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NPO publishes blog articles to inform and to stimulate conversation about issues of importance to NPO's mission.  All blog articles express the opinions of the authors as individuals and do not necessarily reflect the views of National Parents Organization, its Board of Directors, or its executives.  

June 17th, 2012 by Robert Franklin, Esq.
It’s not the best of times, but it’s not the worst of times either.  There’s no doubt that fathers still come in a distant second in custody cases.  The percentage of fathers with custody has remained essentially unchanged since at least 1993, and that rate is a far-too-low 16% +.  The news media continue to purvey false images of fathers as violent and controlling, when few fit that description.  Other communications media like television and film still glory in the bad dad as a stock feature of comedy and drama, Adam Sandler’s latest debacle being but one case in point.   And when child custody isn’t even an issue, dads often find they’re second-class citizens.  Adoption law across the land is frankly and radically skewed against fathers.  The laws of most states – perhaps all of them – are plainly aimed at cutting the father out of the loop if at all possible and on the thinnest of pretexts.

So, it’s far from the best of times to be a father.

But it’s not the worst either.  The undeniable fact is that fathers are more honored in wider circles than they have been since father knew best.  The sheer range of groups and organizations fighting for fathers’ equality in family courts is astonishing.  In state after state, town after town, fathers’ rights groups are popping up everywhere, and their demands are being listened to if not yet met.  More and more, all manner of communications media are opening their access to pro-father points of view.  It’s gotten to the point that data are sometimes even distorted in favor of fathers instead of against them.  Just recently family lawyers were polled and a majority said they’d seen a big increase in the number of mothers paying child support and alimony.  It’d be nice if it were true, but the Census Bureau shows that in fact, fewer mothers than ever have been ordered to pay child support, just 30.4% of non-custodial moms.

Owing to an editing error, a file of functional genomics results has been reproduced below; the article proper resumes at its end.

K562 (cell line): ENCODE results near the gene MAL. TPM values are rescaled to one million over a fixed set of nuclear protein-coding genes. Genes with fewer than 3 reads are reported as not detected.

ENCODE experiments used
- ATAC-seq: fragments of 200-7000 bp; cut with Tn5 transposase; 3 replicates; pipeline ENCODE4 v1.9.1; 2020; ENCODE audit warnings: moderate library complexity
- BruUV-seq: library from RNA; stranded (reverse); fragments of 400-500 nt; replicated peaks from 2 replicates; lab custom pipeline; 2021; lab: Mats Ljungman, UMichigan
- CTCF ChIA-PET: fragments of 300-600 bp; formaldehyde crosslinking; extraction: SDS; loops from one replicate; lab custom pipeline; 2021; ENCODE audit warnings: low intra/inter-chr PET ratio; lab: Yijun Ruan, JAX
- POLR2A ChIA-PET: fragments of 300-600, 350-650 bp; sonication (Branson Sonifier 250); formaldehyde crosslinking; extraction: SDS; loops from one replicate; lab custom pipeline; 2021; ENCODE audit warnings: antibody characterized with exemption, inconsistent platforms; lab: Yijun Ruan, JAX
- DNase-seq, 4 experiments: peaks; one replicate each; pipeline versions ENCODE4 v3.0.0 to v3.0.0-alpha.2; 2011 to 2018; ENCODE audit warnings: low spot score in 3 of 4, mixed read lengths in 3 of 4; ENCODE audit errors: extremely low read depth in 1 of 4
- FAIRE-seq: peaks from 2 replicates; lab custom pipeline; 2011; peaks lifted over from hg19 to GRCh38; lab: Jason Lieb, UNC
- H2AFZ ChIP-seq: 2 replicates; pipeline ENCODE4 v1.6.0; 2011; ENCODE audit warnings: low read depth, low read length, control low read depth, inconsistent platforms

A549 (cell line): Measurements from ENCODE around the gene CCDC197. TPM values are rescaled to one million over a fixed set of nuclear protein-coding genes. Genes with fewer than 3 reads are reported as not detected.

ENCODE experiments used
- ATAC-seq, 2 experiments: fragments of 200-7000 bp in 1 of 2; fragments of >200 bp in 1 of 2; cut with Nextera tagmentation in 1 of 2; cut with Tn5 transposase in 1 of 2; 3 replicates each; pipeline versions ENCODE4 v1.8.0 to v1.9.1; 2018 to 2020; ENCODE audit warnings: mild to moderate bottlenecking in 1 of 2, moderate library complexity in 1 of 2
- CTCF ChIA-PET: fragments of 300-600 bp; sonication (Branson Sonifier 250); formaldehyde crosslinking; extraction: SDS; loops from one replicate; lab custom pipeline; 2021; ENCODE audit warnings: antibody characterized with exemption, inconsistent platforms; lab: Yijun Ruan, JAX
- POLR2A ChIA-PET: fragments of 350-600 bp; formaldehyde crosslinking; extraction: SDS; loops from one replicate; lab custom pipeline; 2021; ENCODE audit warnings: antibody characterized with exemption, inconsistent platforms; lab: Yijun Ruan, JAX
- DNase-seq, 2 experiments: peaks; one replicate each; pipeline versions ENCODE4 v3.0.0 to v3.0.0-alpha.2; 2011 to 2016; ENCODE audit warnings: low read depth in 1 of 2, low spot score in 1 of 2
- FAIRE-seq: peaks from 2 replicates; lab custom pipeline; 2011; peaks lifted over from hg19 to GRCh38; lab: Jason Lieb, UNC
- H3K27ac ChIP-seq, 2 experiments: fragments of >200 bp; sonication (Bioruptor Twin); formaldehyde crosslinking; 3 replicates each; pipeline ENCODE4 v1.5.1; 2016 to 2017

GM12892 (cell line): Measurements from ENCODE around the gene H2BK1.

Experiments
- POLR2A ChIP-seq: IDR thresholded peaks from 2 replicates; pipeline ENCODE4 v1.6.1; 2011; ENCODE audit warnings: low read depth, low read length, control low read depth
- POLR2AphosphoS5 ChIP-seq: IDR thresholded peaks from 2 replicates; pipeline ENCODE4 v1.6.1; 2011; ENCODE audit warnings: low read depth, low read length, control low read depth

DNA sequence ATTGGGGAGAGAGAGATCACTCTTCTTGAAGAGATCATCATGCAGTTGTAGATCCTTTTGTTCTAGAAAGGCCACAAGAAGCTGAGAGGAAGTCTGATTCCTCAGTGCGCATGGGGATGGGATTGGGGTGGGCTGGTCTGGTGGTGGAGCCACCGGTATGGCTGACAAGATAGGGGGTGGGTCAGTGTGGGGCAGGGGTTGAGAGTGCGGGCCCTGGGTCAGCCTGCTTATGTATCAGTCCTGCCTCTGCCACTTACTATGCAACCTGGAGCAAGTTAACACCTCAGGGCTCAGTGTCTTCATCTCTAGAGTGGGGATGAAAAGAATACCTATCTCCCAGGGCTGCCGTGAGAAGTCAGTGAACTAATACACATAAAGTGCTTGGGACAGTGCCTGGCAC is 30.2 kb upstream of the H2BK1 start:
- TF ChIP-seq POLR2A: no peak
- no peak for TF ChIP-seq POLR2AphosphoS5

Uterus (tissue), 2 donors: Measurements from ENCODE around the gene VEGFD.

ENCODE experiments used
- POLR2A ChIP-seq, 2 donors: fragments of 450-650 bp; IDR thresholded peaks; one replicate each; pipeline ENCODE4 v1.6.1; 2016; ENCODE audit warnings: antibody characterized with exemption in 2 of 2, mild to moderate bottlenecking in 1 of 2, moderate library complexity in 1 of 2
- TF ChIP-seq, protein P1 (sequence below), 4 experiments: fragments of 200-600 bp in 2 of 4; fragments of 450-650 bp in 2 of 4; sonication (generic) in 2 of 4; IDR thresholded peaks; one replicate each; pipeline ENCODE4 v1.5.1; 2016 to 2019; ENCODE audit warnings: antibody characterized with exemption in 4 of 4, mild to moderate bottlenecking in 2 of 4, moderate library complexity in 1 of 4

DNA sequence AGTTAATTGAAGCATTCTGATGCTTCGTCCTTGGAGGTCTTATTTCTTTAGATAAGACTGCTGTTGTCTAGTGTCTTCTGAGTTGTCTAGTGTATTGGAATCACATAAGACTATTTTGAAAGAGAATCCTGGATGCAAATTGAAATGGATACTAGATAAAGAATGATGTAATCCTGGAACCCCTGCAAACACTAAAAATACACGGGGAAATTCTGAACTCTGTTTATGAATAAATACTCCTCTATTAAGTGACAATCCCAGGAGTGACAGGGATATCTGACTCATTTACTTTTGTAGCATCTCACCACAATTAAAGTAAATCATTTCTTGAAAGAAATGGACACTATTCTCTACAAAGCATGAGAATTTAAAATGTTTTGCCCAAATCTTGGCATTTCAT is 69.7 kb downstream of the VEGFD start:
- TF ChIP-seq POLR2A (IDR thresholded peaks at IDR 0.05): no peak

Still, it’s quite a turnabout when facts are distorted for fathers rather than against them.

More importantly, the irrefutable fact of fathers’ value to children is being realized and admitted more than ever before.  The news media, mothers, fathers, and countless commentators are finally coming to grips with the rock-solid facts that children need their dads, dads want their children and they’re going to continue to assert their legitimate needs until legislatures and judges start to agree.  This is a movement that’s only gaining in strength.  If anyone is still waiting for us to dry up and blow away, they’ve waited in vain.  We have right and justice on our side and those have staying power that the shibboleths of the anti-dad crowd can’t begin to match.  AS they should, people in all stations of life are beginning to realize that family courts and family laws that marginalize fathers are bad for children, bad for dads, bad for mothers and bad for society generally.

It’s been a long slog and it’ll get longer.  We’re still pushing that stone uphill.  But we’ve got far more people than ever pushing it and someday soon we’ll get to the top.  When we do, we’ll experience that exhilarating sense of momentum’s being on our side.

Happy Fathers Day!  Give Dad a hug and a kiss.  Take him out to dinner with all his family.  That’s what he wants most – to see his family around him and to feel their love.  Besides, he’s got enough neckties already.

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